Uber Eats is getting a new boss as the company works to continue growing its meal delivery service without bleeding as much money.
Jason Droege, the Uber exec who launched Eats in December 2015 and helped grow it into the company’s second-largest revenue source behind its core ride-hailing business, announced Tuesday that he is stepping down from his role as head of Eats.
“Eats is a huge part of Uber’s future, and I don’t believe any of it would have been possible without Jason,” Uber CEO Dara Khosrowshahi said in a tweet on Tuesday. Longtime Uber exec Pierre-Dimitri Gore-Coty, who was previously vice president of Uber’s ride-hailing business outside North America, will take over Droege’s role. According to a company filing, Droege will be available until June to help with the transition.
“As Eats moves into its next phase of more profitable growth, I am happy to have Pierre at the helm, and look forward to him applying his nearly eight years of experience with our Rides business to capture the many opportunities that lie ahead for Eats,” Khosrowshahi said in the filing about the leadership change.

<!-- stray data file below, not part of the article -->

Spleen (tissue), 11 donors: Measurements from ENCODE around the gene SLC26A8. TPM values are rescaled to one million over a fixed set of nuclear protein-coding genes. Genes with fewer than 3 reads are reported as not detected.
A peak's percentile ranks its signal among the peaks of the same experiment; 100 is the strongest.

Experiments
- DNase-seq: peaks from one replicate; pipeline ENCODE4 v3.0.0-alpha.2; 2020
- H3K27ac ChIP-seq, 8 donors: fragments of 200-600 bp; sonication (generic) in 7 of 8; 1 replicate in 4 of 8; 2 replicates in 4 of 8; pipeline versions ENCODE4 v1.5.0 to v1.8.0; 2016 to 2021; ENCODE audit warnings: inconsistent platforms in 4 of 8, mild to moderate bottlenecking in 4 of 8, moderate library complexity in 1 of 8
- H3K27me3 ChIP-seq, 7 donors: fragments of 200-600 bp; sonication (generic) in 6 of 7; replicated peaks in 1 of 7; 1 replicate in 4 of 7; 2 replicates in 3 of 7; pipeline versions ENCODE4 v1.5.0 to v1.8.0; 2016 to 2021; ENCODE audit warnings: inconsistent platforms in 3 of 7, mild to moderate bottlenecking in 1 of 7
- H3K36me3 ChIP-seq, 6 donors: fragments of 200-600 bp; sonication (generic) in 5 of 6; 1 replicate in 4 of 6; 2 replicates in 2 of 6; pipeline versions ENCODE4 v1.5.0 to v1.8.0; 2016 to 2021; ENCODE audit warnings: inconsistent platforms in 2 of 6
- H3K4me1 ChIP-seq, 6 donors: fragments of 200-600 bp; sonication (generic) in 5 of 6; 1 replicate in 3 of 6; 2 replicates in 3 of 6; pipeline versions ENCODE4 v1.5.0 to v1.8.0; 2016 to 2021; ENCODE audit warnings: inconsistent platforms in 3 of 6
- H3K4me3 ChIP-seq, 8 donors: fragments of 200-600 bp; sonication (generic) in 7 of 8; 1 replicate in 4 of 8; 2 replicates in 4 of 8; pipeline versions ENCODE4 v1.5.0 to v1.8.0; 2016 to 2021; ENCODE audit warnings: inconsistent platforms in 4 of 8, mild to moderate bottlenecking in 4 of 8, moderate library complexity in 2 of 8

Since going public in May, Uber has struggled to win over investors concerned about the company’s history of steep losses and its ability to eventually turn a profit. Uber lost a staggering $8.5 billion in 2019. On Uber’s most recent earnings call in February, Khosrowshahi said the company recognizes that the “era of growth at all costs is over.” The push for profitable growth at Eats echoes that reality.
Eats has been viewed as a bright spot in Uber’s business, but also one that investors are carefully watching given how competitive the food delivery marketplace is — some competitors in the US include Postmates, DoorDash, and Grubhub — and how businesses compete on driving down prices to win customers.
During the most recent quarter, revenue from Eats grew 68% from a year earlier, to $734 million, but the division posted losses of $461 million.
Khosrowshahi added on the most recent earnings call that Eats will “follow the Rides playbook” and focus on “turning the dial toward healthy growth.”
Uber pulled its Eats business out of South Korea in the fall and in January sold its India Eats operations to a local competitor, Zomato, in an all-stock deal. On the call, Khosrowshahi called those decisions “recent examples of our strategic discipline.”